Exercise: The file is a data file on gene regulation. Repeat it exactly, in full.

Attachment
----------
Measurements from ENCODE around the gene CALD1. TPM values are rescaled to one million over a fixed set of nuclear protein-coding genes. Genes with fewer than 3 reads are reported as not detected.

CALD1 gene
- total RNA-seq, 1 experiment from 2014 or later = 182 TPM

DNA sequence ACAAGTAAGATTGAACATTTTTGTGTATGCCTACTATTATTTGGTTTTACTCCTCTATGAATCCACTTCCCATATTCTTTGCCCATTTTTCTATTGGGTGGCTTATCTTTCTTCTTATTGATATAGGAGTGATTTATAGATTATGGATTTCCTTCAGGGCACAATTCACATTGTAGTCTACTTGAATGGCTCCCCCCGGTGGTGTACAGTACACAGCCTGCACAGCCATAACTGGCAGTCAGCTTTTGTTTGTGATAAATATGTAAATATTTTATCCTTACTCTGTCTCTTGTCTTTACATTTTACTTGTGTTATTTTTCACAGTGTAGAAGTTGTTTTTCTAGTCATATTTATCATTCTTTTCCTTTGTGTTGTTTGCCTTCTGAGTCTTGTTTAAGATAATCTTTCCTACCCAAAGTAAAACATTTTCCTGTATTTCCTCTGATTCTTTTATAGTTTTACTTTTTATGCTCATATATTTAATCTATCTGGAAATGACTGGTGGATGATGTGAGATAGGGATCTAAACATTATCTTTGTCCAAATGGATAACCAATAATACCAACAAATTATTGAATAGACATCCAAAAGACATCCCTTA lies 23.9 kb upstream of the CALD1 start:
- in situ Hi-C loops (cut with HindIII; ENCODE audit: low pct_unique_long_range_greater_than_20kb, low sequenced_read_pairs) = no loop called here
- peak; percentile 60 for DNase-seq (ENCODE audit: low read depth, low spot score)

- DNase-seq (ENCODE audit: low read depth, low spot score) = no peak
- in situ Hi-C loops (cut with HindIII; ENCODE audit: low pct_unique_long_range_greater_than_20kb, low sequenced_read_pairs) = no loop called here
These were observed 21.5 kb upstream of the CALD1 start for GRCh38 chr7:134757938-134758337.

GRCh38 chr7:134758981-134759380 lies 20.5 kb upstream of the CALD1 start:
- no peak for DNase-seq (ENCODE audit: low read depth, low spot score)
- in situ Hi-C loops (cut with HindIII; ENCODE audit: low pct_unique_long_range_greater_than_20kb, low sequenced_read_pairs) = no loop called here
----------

Measurements from ENCODE around the gene CALD1. TPM values are rescaled to one million over a fixed set of nuclear protein-coding genes. Genes with fewer than 3 reads are reported as not detected.

CALD1 gene
- total RNA-seq, 1 experiment from 2014 or later = 182 TPM

DNA sequence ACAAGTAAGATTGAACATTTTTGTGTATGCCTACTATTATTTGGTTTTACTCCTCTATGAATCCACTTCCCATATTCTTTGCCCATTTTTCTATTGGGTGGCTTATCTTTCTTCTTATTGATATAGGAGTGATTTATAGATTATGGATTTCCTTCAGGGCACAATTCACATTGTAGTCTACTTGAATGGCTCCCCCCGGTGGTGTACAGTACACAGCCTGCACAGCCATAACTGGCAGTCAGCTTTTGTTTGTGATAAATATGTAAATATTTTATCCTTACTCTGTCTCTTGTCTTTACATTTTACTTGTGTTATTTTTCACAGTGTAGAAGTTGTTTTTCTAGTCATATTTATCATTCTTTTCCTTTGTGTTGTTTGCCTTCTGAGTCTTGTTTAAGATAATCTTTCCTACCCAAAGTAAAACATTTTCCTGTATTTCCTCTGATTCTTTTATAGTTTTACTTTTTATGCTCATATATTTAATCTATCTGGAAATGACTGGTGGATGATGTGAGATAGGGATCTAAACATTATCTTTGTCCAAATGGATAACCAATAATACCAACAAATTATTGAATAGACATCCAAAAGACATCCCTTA lies 23.9 kb upstream of the CALD1 start:
- in situ Hi-C loops (cut with HindIII; ENCODE audit: low pct_unique_long_range_greater_than_20kb, low sequenced_read_pairs) = no loop called here
- peak; percentile 60 for DNase-seq (ENCODE audit: low read depth, low spot score)

- DNase-seq (ENCODE audit: low read depth, low spot score) = no peak
- in situ Hi-C loops (cut with HindIII; ENCODE audit: low pct_unique_long_range_greater_than_20kb, low sequenced_read_pairs) = no loop called here
These were observed 21.5 kb upstream of the CALD1 start for GRCh38 chr7:134757938-134758337.

GRCh38 chr7:134758981-134759380 lies 20.5 kb upstream of the CALD1 start:
- no peak for DNase-seq (ENCODE audit: low read depth, low spot score)
- in situ Hi-C loops (cut with HindIII; ENCODE audit: low pct_unique_long_range_greater_than_20kb, low sequenced_read_pairs) = no loop called here